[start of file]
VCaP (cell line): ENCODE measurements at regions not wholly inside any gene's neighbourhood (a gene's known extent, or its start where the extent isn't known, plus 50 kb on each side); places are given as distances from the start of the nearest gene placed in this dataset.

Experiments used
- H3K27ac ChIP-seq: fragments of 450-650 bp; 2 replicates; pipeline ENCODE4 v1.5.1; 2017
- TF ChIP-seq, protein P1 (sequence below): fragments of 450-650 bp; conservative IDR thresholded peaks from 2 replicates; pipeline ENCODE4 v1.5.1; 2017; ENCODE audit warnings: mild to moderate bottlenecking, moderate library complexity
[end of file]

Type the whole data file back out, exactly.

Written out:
VCaP (cell line): ENCODE measurements at regions not wholly inside any gene's neighbourhood (a gene's known extent, or its start where the extent isn't known, plus 50 kb on each side); places are given as distances from the start of the nearest gene placed in this dataset.

Experiments used
- H3K27ac ChIP-seq: fragments of 450-650 bp; 2 replicates; pipeline ENCODE4 v1.5.1; 2017
- TF ChIP-seq, protein P1 (sequence below): fragments of 450-650 bp; conservative IDR thresholded peaks from 2 replicates; pipeline ENCODE4 v1.5.1; 2017; ENCODE audit warnings: mild to moderate bottlenecking, moderate library complexity